Investigating the effect of grasp stiffness on grasp success prediction
Assessing whether an acquired grasp will successfully withstand the expected disturbance load is a necessary step in autonomous robotic grasp planning and execution pipelines. To this end, features obtained from tactile sensors on the hand's fingerpads have shown to be highly valuable [1, 2].
The aim of this thesis is to extend the recent grasp success prediction framework in  with an explicit notion of the grasp stiffness. To this end, the student will set up an experimental environment using ABB's YuMi robot and perform a series of grasping experiments to investigate the effects of grasp stiffness. An optional extension of the thesis is to augment the analytic framework with a model learned from data collected during the grasping trials. Overall, this thesis will have a strong scientific and experimental character.
- Augment an existing grasp success prediction metric with a notion of stiffness
- Implement a grasp stiffness controller on the ABB YuMi platform available in the lab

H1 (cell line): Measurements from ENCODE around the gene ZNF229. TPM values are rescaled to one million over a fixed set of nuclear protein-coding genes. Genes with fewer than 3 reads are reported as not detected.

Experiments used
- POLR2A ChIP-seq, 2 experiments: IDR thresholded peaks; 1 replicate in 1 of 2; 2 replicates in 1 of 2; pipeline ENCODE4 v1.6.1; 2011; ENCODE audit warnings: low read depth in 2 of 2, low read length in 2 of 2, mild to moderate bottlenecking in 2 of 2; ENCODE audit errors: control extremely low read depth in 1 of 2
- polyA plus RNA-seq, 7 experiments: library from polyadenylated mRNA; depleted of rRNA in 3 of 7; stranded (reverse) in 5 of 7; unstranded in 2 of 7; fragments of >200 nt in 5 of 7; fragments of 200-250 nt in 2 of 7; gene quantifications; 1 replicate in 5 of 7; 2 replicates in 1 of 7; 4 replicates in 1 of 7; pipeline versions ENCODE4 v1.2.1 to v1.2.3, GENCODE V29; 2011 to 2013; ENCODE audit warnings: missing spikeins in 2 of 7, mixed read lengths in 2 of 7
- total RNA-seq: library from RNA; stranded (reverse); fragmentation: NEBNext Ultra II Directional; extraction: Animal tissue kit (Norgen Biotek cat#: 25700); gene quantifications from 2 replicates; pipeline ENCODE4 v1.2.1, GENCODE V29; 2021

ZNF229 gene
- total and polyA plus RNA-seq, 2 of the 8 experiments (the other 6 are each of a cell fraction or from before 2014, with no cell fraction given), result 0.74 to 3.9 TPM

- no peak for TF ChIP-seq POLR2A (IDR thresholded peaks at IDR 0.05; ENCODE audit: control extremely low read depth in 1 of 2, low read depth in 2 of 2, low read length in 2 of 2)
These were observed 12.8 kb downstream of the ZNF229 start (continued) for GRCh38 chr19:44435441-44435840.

- Perform a series of grasp experiments to evaluate the new metric
- Use machine learning to incorporate the collected experimental data into the grasp success prediction approach
- Solid C++/Matlab knowledge
- Experience in the ROS ecosystem would be helpful
Contact: Robert Krug
 Krug, Robert, et al. "Analytic grasp success prediction with tactile feedback." 2016 IEEE International Conference on Robotics and Automation (ICRA). IEEE, 2016.
 Bekiroglu, Yasemin, et al. "Assessing grasp stability based on learning and haptic data." IEEE Transactions on Robotics 27.3 (2011): 616-629.